Translating the Book of Job
A Discussion with Translator Edward L. Greenstein
The Book of Job has often been called the greatest poem ever written. The book, in Edward Greenstein’s characterization, is “a Wunderkind, a genius emerging out of the confluence of two literary streams,” which “dazzles like Shakespeare with unrivaled vocabulary and a penchant for linguistic innovation.” Despite the text’s literary prestige and cultural prominence, no English translation has come close to conveying the proper sense of the original. The book has consequently been misunderstood in innumerable details and in its main themes.
Edward Greenstein’s new translation of Job is the culmination of decades of intensive research and painstaking philological and literary analysis, offering a major reinterpretation of this canonical text. Through his beautifully rendered translation and insightful introduction and commentary, Greenstein presents a new perspective: Job, he shows, was defiant of God until the end. The book is more about speaking truth to power than the problem of unjust suffering.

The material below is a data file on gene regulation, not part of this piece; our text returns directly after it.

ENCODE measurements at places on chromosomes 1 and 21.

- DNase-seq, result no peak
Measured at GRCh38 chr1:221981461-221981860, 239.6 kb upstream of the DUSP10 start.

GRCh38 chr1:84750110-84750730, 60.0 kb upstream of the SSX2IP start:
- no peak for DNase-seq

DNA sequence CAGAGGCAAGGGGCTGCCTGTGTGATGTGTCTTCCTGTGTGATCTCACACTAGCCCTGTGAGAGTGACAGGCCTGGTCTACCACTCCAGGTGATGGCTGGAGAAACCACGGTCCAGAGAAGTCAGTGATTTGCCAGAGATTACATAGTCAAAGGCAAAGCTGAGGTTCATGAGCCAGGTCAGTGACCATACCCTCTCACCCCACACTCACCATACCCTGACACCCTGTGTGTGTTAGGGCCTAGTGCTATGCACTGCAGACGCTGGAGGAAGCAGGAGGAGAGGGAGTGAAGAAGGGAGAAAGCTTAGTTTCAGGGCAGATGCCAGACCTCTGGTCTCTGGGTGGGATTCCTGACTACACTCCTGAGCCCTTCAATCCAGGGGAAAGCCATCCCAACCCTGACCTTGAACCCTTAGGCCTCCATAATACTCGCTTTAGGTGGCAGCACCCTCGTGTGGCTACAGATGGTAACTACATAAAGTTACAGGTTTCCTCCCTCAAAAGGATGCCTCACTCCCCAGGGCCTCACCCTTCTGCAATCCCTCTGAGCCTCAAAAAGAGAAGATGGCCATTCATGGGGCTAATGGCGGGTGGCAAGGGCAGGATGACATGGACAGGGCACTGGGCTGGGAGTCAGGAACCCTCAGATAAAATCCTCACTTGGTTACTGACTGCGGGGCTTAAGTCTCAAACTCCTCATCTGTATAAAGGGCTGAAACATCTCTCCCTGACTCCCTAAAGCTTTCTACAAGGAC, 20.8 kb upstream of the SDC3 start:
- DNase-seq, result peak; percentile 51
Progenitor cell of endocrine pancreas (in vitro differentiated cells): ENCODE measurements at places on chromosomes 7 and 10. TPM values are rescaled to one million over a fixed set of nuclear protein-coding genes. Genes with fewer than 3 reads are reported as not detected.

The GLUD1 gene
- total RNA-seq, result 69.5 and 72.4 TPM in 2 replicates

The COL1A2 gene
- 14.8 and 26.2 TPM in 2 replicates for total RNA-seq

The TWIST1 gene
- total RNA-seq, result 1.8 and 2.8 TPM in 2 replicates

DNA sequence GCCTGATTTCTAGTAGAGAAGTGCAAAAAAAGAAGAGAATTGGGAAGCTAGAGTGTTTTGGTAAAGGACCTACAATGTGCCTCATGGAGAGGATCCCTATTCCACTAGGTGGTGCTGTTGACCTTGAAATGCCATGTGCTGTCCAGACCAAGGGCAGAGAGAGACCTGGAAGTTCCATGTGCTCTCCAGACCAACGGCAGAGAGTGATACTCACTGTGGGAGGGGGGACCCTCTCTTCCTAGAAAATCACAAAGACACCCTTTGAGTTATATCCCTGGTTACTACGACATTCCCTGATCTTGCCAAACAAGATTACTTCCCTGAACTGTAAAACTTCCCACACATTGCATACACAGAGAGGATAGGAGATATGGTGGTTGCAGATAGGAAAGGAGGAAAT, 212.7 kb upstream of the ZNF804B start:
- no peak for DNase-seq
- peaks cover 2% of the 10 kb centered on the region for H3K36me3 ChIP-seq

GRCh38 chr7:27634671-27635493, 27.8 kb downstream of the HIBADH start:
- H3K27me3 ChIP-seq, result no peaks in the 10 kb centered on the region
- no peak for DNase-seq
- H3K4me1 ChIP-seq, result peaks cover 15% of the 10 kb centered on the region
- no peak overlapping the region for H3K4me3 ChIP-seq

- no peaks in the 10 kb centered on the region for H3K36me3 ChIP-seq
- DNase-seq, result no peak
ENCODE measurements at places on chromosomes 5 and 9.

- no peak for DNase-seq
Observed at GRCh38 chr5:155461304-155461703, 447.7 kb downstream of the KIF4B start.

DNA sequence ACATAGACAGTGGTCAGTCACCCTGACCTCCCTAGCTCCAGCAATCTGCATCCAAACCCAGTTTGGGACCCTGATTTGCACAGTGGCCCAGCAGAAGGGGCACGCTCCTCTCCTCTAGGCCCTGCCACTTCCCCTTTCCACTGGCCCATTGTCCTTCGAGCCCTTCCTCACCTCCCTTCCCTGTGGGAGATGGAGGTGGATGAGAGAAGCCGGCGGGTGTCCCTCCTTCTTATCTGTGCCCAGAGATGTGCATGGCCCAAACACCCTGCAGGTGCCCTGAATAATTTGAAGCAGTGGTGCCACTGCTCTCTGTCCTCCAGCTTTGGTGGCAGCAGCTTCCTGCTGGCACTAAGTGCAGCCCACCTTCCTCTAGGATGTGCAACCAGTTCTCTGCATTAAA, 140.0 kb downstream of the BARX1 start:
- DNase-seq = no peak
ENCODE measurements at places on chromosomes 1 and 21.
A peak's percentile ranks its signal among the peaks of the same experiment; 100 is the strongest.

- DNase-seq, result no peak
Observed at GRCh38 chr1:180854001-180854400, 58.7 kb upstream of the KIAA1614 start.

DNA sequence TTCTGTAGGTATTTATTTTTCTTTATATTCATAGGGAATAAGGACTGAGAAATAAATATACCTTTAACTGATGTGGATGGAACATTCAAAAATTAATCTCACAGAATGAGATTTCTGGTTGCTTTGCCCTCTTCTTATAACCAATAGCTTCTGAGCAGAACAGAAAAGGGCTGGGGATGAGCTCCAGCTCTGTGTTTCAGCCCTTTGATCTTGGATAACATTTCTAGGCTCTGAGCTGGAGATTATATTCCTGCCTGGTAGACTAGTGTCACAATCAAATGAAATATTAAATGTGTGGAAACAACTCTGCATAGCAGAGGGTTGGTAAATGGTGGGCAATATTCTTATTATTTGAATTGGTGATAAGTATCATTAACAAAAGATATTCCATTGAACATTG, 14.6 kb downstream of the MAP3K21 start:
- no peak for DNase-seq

Dr. David Kraemer, Joseph J. and Dora Abbell Librarian and professor of Talmud and Rabbinics, JTS, served as moderator.
Edward L. Greenstein is professor emeritus of Bible at Bar-Ilan University and a prolific, world-renowned scholar in many areas of biblical and ancient Near Eastern studies.